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Experts' Meeting On Protection Against Extreme Earthquakes and Tsunamis Concludes

Real Time Tsunami Forecasting System

The IAEA's Real Time Tsunami Forecasting System is now in development and could be used to alert nuclear power plant operators when a Tsunami may arrive and its wave height. (Photo: N. Bekiri/IAEA)

At the conclusion of the International Experts' Meeting on Protection Against Extreme Earthquakes and Tsunamis in the Light of the Accident at the Fukushima Daiichi Nuclear Power Plant, the Chairperson delivered a summary of the deliberations. Following is a condensed version of that summary:

"In March 2011 the Great East Japan Earthquake and Tsunami led to the nuclear accident at TEPCO's Fukushima Daiichi NPP. This is the first time that a combination of external hazards caused a nuclear accident. There has been increasing international concern about the occurrence of extreme natural hazards such as earthquakes, tsunamis, volcanoes, meteorological and hydrological hazards, and their possible impact on the safety of nuclear installations.

As part of the implementation of the IAEA Action Plan on Nuclear Safety, approved by the IAEA Board of Governors, unanimously endorsed by the IAEA General Conference in 2011, the IAEA Secretariat held the third International Experts' Meeting (IEM3) on Protection against Extreme Earthquakes and Tsunamis in the Light of the Accident at the Fukushima Daiichi Nuclear Power Plant, from 4 to 7 September 2012, at the IAEA headquarters in Vienna, Austria.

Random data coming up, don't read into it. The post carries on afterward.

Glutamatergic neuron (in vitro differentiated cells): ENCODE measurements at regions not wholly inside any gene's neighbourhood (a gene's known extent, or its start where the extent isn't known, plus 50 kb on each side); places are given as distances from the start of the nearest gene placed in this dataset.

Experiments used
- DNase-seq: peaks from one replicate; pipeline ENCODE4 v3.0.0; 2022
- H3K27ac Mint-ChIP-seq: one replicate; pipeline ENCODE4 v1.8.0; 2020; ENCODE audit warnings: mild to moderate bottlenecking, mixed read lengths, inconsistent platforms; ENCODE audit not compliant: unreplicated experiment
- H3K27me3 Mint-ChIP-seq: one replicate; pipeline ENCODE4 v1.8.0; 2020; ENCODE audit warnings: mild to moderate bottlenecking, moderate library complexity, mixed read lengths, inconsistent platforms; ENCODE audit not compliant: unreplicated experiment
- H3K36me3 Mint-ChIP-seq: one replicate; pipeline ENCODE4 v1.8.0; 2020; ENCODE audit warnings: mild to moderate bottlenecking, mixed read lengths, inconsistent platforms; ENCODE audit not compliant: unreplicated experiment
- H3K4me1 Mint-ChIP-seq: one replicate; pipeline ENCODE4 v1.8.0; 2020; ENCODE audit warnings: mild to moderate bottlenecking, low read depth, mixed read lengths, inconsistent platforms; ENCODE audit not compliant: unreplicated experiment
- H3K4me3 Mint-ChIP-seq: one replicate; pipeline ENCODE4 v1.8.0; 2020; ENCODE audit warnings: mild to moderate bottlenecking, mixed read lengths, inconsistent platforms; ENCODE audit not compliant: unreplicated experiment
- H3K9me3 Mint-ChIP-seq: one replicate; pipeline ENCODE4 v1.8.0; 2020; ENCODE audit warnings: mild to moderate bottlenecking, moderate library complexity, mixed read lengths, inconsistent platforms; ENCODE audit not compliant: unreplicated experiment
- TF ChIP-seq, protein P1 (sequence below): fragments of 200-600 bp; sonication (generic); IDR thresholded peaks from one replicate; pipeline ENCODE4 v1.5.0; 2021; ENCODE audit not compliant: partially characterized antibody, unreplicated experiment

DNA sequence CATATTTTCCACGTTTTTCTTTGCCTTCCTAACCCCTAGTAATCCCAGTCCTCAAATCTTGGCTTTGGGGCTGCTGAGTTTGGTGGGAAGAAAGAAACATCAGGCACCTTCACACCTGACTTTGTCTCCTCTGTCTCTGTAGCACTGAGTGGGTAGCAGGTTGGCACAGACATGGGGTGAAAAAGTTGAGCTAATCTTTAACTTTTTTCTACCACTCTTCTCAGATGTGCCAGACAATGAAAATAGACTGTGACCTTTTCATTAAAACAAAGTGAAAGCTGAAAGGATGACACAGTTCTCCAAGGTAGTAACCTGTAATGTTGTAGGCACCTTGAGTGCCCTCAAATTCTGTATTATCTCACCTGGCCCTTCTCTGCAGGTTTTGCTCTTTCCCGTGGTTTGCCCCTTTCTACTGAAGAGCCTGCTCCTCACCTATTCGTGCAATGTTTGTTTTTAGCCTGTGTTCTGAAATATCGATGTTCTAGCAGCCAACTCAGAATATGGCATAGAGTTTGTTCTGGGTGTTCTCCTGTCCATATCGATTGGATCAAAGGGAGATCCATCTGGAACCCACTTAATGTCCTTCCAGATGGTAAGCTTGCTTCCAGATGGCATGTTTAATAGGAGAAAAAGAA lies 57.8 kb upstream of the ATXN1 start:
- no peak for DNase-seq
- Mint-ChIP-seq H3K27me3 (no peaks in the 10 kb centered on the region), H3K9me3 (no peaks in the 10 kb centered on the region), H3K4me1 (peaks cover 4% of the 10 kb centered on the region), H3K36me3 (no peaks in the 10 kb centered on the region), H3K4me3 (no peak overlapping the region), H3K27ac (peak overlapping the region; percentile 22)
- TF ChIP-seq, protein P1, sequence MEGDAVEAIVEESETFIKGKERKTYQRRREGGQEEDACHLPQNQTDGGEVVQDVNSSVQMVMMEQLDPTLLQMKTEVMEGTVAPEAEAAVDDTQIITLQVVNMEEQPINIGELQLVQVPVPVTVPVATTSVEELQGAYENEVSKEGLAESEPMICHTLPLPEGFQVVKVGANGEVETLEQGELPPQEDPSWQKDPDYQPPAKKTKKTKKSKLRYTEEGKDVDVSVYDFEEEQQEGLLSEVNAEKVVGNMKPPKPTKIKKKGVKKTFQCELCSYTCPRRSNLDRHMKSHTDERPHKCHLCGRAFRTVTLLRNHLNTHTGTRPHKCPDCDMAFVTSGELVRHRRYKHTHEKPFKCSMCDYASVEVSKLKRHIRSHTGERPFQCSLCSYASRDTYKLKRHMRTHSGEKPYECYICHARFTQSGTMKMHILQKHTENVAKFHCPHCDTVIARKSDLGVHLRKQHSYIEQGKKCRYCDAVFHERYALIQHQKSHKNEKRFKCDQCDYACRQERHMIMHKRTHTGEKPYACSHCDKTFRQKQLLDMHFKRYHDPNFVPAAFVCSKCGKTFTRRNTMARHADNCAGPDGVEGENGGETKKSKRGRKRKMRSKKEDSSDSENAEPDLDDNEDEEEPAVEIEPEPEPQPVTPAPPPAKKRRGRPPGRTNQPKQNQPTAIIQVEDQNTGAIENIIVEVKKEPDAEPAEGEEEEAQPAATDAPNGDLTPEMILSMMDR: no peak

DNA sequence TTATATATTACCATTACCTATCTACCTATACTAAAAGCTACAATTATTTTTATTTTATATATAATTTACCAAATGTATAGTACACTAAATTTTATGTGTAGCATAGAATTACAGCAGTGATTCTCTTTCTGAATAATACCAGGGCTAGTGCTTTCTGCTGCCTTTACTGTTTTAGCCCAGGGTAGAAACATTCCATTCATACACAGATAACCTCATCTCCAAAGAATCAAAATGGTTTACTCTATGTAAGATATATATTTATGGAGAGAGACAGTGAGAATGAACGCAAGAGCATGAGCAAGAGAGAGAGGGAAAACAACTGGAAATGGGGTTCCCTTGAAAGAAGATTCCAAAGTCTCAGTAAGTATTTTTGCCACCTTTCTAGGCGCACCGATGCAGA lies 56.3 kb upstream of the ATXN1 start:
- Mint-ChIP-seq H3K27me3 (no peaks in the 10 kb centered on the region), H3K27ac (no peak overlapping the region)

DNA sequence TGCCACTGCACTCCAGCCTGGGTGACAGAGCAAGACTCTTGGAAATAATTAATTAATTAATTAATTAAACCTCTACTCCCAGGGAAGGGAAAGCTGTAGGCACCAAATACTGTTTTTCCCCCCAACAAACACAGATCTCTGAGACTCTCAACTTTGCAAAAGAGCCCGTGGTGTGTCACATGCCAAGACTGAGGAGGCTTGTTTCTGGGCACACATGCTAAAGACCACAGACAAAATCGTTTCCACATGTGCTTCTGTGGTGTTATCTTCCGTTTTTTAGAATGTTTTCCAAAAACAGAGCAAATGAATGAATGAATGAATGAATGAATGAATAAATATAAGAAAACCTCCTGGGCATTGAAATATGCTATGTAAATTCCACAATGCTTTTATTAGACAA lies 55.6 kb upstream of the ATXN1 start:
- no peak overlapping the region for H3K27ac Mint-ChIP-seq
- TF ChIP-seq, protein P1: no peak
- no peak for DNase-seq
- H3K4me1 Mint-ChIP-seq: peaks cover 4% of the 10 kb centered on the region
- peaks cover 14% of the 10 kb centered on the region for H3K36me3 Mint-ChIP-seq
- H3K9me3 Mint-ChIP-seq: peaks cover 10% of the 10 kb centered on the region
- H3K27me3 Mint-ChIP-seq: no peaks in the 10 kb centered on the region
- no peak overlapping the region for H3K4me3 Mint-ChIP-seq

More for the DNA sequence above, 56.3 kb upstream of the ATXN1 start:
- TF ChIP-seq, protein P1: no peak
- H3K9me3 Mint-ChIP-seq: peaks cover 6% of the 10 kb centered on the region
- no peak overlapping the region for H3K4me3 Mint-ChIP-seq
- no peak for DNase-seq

The objectives of this International Experts' Meeting (IEM3) was to share lessons learned from recent extreme earthquakes and tsunamis, to exchange information related to site evaluation and nuclear power plant safety against extreme events and to identify issues that should be further investigated.

The four-day IEM3 received a high level of worldwide interest with 120 participants from 35 countries featured 42 expert presentations including one international organization, the Nuclear Energy Agency - Organization of Economic Cooperation and Development (NEA-OECD).

The topics discussed were as follows:

  • Assessment of hazards and Tsunami modeling;
  • Combination of extreme events; and
  • Safety assessments models.

Common elements were used in the efforts of numerous countries for the protection of nuclear installations against extreme external natural hazards which included the general-evaluation of external hazards, and the plant responses to such hazards. In general, it was confirmed during the discussions and presentations that there is a need to ensure that siting and design of nuclear plants should include sufficient protection against complex combinations of extreme external events and these should be considered in the plant safety analysis.

In the aftermath of the Fukushima accident, countries carried out extensive analysis of the root causes of the accident from lessons learned and started to introduce additional safety improvements in their national programs.

The overarching lesson to be learned is that an integrated approach is needed to protect nuclear installations against external hazards. Other major lessons learned are related to the design safety of nuclear power plants, site selection criteria, improvements to safety models for complex potential scenarios and further safety improvements in preventive and mitigation measures. Those improvements are divided in short, medium and long term activities.

In addition to the lessons learned, key issues for further safety improvement were identified for extreme seismic and tsunamis events."

The full Chairperson's report and all relevant information about this IEM3 will be made available through the IAEA Website in due time.

-- By Rodolfo Quevenco, IAEA Division of Public Information


(Note to Media: We encourage you to republish these stories and kindly request attribution to the IAEA)